Friday, April 23, 2010

Market fundamentals favor gold

According to standard wisdom, a strong dollar makes gold less attractive, and vice versa. But as Peter Degraaf points out, the rising dollar of recent months has failed to dampen investors' enthusiasm for gold. As he explains:
A powerful source of energy for gold and silver is the ‘real interest rate’. At the moment US T-bills are yielding 1.5%. The rate of price inflation according to Mr. John Williams at Shadowstats.com is about 5.5%. This means inflation is eating away 4% of a dollar that is invested in a T-bill for a year. That is ‘negative real interest’, and gold historically thrives under those conditions.
He goes on:
Other bullish factors for gold and silver include the accelerated increase in national debt of which Greece is just the tip of the iceberg. Next in line will be Spain, Portugal, Ireland and Iceland. There will no doubt be others. In the USA a number of states are technically bankrupt and will be looking for the Federal Government to come to the rescue (read more money printing). These include California, New York, Illinois among others.

Finally there is the realization among investors that their paper gold certificates (including futures and options) have about 1 ounce of gold backing 100 ounce commitments. This game of ‘musical chairs’ will have a bad ending, except for those of us who demand ‘stuff’ instead of ‘fluff’.
Inflation has been the policy of most governments throughout history. It has become the defining characteristic of the U.S. economy. But there is nothing wise or necessary about inflation. Like taxation, it is simply another form of theft that's been given respectability by hacks for the state. Many people still believe inflation will never be a significant problem because we have the Federal Reserve. It is precisely because of the Federal Reserve that inflation threatens the economic foundation of the world.

Tuesday, April 20, 2010

More prowling for revenue

From Declan McCullagh:
Amazon.com filed a lawsuit on Monday to fend off a sweeping demand from North Carolina's tax collectors: detailed records including names and addresses of customers and information about exactly what they purchased.

The lawsuit says the demand violates the privacy and First Amendment rights of Amazon's customers. North Carolina's Department of Revenue had ordered the online retailer to provide full details on nearly 50 million purchases made by state residents between 2003 and 2010.

Amazon is asking a federal judge in Seattle to rule that the demand is illegal, and left open the possibility of requesting a preliminary injunction against North Carolina's tax collectors.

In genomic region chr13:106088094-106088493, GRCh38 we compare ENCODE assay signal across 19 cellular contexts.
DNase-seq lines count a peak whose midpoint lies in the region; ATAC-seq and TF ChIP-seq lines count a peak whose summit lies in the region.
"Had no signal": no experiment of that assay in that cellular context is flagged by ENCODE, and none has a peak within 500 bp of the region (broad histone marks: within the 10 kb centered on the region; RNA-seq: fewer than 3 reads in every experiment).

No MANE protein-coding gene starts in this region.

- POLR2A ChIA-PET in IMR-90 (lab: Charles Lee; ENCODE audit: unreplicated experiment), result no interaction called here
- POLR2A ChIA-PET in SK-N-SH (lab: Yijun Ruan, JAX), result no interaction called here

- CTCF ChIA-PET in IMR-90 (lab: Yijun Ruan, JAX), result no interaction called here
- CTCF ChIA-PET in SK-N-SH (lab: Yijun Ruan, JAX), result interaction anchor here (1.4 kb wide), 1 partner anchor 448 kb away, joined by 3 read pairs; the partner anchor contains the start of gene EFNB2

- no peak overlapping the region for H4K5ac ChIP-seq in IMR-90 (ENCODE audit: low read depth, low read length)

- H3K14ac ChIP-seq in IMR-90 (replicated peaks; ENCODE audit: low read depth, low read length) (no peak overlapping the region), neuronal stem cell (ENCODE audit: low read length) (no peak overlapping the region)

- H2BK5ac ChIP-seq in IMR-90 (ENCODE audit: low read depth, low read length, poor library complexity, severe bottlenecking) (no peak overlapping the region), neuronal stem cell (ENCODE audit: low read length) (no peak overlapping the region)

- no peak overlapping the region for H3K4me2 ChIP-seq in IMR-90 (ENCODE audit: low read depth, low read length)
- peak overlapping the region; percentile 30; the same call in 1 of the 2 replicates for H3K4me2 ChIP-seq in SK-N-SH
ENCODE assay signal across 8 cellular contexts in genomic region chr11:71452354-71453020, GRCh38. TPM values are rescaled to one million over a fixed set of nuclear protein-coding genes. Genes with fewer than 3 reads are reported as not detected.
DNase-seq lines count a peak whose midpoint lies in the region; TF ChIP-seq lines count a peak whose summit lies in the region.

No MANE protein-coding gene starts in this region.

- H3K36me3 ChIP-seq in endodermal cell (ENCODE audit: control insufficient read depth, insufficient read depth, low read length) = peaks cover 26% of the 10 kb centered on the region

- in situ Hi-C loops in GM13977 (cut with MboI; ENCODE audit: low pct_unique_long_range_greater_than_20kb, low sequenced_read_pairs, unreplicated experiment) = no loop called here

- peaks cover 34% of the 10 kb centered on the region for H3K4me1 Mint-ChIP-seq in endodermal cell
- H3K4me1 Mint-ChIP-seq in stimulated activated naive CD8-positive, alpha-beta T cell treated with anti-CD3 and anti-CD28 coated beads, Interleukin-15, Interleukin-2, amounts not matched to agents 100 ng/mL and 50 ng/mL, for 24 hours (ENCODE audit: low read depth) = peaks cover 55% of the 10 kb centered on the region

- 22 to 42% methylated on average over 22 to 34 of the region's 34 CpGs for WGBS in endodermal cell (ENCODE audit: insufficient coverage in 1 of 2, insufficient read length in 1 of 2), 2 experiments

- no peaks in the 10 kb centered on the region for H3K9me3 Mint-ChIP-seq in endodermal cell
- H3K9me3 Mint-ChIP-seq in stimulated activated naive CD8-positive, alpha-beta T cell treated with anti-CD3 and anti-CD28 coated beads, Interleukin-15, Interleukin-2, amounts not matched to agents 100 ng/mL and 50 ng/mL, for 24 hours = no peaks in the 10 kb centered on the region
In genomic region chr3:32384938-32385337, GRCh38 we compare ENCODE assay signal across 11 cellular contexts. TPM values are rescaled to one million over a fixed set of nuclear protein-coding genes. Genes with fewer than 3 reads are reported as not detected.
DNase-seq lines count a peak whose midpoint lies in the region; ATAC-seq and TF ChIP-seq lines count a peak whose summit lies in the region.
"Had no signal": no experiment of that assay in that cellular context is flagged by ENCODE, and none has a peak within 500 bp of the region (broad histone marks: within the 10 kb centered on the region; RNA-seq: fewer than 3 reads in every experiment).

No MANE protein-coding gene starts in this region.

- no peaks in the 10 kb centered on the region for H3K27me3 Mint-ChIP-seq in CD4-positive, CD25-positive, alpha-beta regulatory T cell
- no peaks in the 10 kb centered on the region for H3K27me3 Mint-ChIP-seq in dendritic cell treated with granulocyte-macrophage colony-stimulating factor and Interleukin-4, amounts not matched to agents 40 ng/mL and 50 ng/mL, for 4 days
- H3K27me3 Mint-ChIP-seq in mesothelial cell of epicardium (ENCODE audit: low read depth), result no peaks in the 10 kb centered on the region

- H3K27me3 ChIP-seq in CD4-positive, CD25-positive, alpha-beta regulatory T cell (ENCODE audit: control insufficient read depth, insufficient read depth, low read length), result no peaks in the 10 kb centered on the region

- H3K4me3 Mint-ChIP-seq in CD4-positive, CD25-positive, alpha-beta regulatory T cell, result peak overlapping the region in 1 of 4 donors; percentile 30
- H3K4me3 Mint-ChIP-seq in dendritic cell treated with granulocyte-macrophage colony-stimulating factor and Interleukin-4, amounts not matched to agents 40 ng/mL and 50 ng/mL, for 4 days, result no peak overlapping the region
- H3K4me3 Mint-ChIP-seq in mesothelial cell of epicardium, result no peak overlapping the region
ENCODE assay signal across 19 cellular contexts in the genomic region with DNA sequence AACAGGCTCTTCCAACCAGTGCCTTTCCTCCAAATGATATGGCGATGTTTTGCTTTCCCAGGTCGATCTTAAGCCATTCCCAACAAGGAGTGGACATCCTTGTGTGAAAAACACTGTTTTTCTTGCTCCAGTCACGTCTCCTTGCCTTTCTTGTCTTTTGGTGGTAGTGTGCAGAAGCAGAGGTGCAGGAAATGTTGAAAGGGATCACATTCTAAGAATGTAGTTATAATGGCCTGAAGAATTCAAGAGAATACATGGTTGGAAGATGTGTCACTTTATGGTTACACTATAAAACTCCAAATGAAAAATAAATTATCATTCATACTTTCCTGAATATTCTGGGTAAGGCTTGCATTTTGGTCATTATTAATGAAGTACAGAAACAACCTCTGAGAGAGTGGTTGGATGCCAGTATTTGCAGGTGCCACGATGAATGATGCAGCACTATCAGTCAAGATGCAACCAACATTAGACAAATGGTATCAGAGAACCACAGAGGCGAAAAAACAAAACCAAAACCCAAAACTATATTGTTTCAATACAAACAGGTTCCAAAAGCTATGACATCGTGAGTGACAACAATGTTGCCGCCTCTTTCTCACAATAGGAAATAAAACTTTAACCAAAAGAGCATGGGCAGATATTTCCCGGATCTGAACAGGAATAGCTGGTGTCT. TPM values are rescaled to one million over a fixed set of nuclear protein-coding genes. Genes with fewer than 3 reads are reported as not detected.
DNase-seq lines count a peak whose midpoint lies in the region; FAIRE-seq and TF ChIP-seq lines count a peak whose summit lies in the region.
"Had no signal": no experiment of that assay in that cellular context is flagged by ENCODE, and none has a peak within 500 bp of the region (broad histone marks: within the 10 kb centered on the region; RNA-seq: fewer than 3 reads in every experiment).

Sunday, April 18, 2010

Governments prowl for more revenue

Governments much prefer to acquire their revenue like thieves in the night. And like smart thieves, they take care to leave evidence implicating some other party or class. Inflation is the classic method of underhanded theft, but printing too much money has been known to hurt even the printers. A variation on the invisible tax approach is raising tax rates on the rich. Because most people aren't rich and never will be, they don't care. But one can only shake so much money from a piggy bank, even if it is a big one, and when that source dries up government can move down the line to anyone with a dime in his pocket. Democracies have always wrapped their arms around the poor, but if they start squeezing the game is over. So what can a rapacious government get away with in today's world?

Enter the Value-Added Tax (VAT). Vedran Vuk writes:
VAT works like a backdoor sales tax. Essentially, every time a producer of goods purchases raw materials, he must pay a percentage tax. When the producer sells his goods to a wholesaler, the wholesaler pays another percentage.

It sounds bad already, but here’s the worst part. Each company down the supply chain gets a tax discount based on the next company’s tax payment. Through this method, every firm in the chain has an incentive to make sure that the next one pays the full amount. If they don’t, then your company is left holding the bag.

In other words, the VAT makes every businessman an agent of the IRS. In the end, the higher cost of goods is passed down to consumers. However, unlike sales taxes, consumers will never see the bill directly on their receipts. This makes VAT far more politically efficient and insidious.
Libertarians are quick to point out that government doesn't work, but clearly it does -- for the government. The twentieth century in the U.S. saw the advent of central banking and the withholding tax, two Machiavellian methods of taking Joe's money without getting Joe to rebel. Will he put up with the VAT too?

JackLiberty.com

A young liberty supporter has alerted me to his blog, and I recommend checking it out. From what I see posted, he is far more advanced at 15 than I was at 30.

Wednesday, April 14, 2010

Quote of the Day from Ben Bernanke

Found here in footnote 9, at the bottom of the page:
The Federal Reserve believes it is possible that, ultimately, its operating framework will allow the elimination of minimum reserve requirements, which impose costs and distortions on the banking system.
Bernanke sees "costs and distortions" trying to maintain minimum reserves, which have shrunk to almost nothing, but fails to see any distortions caused by massive injections of that famous Fed "liquidity."